Historians have used the term civilization to describe any human society whose members live in towns and cities, trade with one another, and participate in specialized jobs. Civilization is usually associated with writing, art, and religion as well as economic and technological progress. Civilized societies are also characterized by a high degree of social specialization and organized government. They have been responsible for many of the world’s major advances in culture, science, and technology.
The key to understanding civilization is knowing that it is a process of change, not something that simply happened in a given place at a specific time. The earliest civilizations appear to have been nomadic bands of hunter-gatherers that gradually grew into more complex, centralized systems of production and control. This change, which came about c. 12000-11000 years ago, is known as the Pre-agricultural Revolution.
By defining themselves as a civilization, these early societies developed shared institutions and practices. They learned to store food, make pottery, and even produce a form of writing that allowed them to record their ideas for future use.
These innovations allowed them to free large numbers of people from agricultural work so that they could devote themselves to jobs like priests, merchants, and government officials. These societal changes have been the driving force behind all civilizations since, and are the reason why it is difficult to define what makes a civilization different from other forms of human society.
For decades, historians have struggled with how to best explain this transformation of human groups into cities and civilizations. Many have viewed this development as evidence of humanity’s progress from a state of “noble savagery” to a world of progress and prosperity. Others have rejected the idea of a linear progression, instead insisting that there are many different paths to civilization.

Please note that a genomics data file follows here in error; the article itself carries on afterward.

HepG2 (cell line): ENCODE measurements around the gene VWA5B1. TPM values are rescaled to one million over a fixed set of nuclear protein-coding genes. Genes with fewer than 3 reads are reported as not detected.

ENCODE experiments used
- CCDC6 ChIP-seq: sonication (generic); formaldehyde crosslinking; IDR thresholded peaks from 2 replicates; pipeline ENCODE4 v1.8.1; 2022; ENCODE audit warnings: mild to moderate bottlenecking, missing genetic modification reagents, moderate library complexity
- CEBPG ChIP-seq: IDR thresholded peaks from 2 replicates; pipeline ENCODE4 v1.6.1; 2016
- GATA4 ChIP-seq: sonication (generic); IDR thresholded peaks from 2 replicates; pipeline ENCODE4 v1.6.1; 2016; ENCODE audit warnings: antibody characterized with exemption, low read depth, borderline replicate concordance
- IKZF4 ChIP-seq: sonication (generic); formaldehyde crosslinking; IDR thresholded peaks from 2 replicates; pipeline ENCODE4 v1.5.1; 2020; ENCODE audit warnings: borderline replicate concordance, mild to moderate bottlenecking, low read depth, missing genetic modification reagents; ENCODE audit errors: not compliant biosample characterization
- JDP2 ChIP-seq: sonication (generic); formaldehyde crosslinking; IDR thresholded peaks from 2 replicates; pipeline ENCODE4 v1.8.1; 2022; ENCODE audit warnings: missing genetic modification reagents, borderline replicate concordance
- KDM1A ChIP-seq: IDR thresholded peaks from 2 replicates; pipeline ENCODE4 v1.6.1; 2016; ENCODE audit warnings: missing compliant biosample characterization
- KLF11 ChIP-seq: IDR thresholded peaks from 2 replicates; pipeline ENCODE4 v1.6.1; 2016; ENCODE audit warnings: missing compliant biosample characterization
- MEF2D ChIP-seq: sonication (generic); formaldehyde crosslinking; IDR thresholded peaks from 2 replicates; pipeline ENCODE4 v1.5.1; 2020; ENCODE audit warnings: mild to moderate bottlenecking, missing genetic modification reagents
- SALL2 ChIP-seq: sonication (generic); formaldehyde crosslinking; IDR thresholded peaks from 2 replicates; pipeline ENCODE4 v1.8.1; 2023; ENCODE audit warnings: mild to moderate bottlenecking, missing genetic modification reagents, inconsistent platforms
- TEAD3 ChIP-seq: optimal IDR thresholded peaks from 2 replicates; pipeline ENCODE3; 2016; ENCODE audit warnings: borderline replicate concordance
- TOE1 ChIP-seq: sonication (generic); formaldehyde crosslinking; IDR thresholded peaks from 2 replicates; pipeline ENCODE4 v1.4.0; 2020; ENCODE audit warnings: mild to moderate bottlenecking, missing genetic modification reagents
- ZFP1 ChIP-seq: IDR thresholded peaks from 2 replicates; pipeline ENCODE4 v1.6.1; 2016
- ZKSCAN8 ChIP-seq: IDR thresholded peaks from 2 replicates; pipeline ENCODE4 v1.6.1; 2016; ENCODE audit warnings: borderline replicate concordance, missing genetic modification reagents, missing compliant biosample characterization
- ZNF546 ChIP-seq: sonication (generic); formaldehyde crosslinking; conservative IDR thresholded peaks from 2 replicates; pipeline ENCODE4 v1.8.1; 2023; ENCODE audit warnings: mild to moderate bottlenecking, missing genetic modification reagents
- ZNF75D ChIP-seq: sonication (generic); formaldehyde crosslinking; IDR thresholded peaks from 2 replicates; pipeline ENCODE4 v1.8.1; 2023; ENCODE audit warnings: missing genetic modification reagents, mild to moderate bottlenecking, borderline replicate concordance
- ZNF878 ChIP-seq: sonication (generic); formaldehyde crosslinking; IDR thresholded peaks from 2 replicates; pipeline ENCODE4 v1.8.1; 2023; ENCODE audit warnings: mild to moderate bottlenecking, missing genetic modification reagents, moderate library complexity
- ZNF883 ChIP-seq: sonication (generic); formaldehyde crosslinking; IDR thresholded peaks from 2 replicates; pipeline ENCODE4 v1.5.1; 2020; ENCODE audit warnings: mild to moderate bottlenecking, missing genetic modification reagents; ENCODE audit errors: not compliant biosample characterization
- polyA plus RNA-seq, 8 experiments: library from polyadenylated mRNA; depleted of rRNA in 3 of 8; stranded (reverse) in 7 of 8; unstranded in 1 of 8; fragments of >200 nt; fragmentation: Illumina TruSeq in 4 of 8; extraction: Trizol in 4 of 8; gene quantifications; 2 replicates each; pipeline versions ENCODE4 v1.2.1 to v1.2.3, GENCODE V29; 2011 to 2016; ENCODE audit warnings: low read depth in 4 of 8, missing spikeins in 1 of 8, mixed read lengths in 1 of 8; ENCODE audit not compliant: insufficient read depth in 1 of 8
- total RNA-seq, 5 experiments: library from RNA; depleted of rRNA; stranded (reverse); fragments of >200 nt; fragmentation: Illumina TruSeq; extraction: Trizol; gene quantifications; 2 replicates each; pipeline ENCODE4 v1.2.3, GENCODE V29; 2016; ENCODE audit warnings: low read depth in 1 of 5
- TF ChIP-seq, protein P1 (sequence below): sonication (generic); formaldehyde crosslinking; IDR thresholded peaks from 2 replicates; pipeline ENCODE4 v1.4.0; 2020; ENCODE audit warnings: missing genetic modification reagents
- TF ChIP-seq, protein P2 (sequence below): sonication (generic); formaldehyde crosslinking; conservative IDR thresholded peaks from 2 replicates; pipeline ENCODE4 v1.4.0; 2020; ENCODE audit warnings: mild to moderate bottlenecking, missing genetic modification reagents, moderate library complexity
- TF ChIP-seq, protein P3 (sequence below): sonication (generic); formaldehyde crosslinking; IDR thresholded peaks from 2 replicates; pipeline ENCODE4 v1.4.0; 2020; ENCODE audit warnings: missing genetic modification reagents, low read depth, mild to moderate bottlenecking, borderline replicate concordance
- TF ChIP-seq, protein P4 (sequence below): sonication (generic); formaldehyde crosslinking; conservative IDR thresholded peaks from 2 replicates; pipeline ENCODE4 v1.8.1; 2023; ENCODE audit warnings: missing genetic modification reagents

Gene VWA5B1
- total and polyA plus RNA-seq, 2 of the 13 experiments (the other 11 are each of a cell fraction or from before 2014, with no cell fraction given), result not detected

Despite these debates, most big historians now agree that civilization is a useful concept for studying the history of human society. Most also agree that there are certain basic characteristics that must be present for a society to be considered a civilization, including a town or city with the capacity for massive public buildings, writing, and a high degree of social specialization.
In addition to these essential features, a civilization must have access to food from an area larger than the village or family farm. This food surplus allows the development of towns and cities, which allow large numbers of people to become free from farming. Cities are also required for the emergence of other cultural features that historians often associate with civilization, such as religion, writing, and art.
This definition of a civilization has helped scholars to understand how and when the first cities appeared, and how these cities evolved into the advanced cultures that historians call civilizations. But it is important to remember that any list of a civilization’s essential characteristics contains a value judgment and reflects the viewpoint of its creator. As a result, it is important to consider all possible views of the past when creating lists of the features that characterize civilization.